One of the most heated debates this MLB season regards the AL MVP race. On one side there is Houston Astros star second baseman José Altuve who led the league with a .346 batting average this regular season. On the other side is New York Yankees rookie phenom Aaron Judge, who set the rookie record for homeruns with 52. Correspondents Matthew Mocarsky and Jorge Eckardt debate who they think deserves the award most.
Matthew Mocarsky: The Most Valuable Player Award is quite literally about who provided the most value for his team. By FanGraphs’ Wins Above Replacement (fWAR) metric, Aaron Judge was worth 8.2 fWAR, leading not only the American League but all of Major League Baseball. Altuve trailed Judge by putting up a 7.5 fWAR mark that didn’t even place second in the American League, as Red Sox ace Chris Sale accumulated 7.9 fWAR. In fact, Altuve came closer to Mike Trout’s 6.9 fWAR than to Judge’s 8.2. While fWAR has a margin for error, the discrepancy between the two is large enough to comfortably say Judge was on the whole more valuable.
Jorge Eckardt: I do not want to go too into it, but just giving the WAR provided by Fangraphs is a little misleading. Baseball-reference has Altuve at an 8.3 WAR, higher than Judge’s 8.1, so when two players are this close, WAR is not accurate enough to correctly determine who is better. Altuve does have a significant advantage in batting average, posting an MLB best .346 this season, while Judge only had a .284, good for 46th in the majors. Furthermore, if Judge were to win, he would be the MVP with the lowest batting average across both leagues since 1982 when Dale Murphy put up a .281 average with the Atlanta Braves. In the American League, which has been more favorable to hitters since the DH was introduced in 1974, you would have to go all the way back to Harmon Killebrew winning the award in 1969 with a .271 batting average to find one that is worse than Judge’s.
Matthew Mocarsky: While Altuve led the AL with a .346 batting average, it would be a mistake to use batting average as a barometer of offensive success. Consider two hypothetical batters; batter one racks up 125 hits in 400 at-bats (which is a .313 average) and batter two only picks up 100 hits in 400 at-bats (a .250 average). While it’s easy to say that batter one was a better hitter than batter two, let’s add a wrinkle to the issue: all of batter one’s hits were singles, and all of batter two’s hits were home runs. Now, who is the better hitter? Clearly, it’s batter two, even if all of his outs are made via strikeout.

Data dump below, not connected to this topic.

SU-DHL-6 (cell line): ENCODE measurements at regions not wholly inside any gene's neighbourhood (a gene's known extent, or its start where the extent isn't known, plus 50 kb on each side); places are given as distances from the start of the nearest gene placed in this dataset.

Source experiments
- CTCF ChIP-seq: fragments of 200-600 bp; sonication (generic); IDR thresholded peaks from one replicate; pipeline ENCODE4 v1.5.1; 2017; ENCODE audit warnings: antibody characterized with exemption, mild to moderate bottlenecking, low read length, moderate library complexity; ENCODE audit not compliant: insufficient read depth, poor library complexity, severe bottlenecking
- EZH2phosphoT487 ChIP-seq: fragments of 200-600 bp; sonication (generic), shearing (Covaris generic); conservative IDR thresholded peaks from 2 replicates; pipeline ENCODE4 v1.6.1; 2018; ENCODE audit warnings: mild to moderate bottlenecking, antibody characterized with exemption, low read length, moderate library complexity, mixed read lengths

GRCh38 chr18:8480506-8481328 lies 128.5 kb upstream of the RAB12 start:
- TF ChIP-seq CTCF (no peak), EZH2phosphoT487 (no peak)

This isn’t to say that either of these hypothetical batters represents Jose Altuve or Aaron Judge, but it does prove that we need to consider better barometers of offensive performance. The best statistic for this is Weighted Runs Created Plus (wRC+), which calculates the value of every plate appearance outcome and then adjusts for park and league factors. By this metric, Aaron Judge blew Altuve out of the water with a 173 wRC+ compared to the latter’s 160 wRC+. The league average wRC+ is 100, so Judge was both 73 percent better than the league average and eight percent better than Altuve.
Jorge Eckardt: While I cannot deny that Judge does have Altuve beat in the category of wRC+, I would not say that Judge blew Altuve out of the water. While wRC+ is a good metric to use, I do believe it has flaws. If we take the hypothetical that you gave it would be like comparing one of the greatest hitters of all time, Ichiro Suzuki, to home run or bust poster boy Adam Dunn. Dunn averaged 37 home runs a season over his 14 year career, while Ichiro only averaged seven. However, any baseball fan knows that they would rather have Ichiro than Dunn if they had to pick.
Aaron Judge did set multiple records this season, most notably breaking the rookie record from home runs in a season with 52, and he should be commended for it. However he did also break multiple negative records regarding strikeouts. Judge set the rookie record for most strikeouts in a season with 208. He broke the record for most consecutive games with a strikeout (37), most strikeouts in a postseason series (16) and most strikeouts in a single postseason (27). Altuve on the other hand has only 84 strikeouts throughout the entire regular season, less than half of the amount Judge had. Judge may be a better power hitter, but Altuve is a better pure-hitter.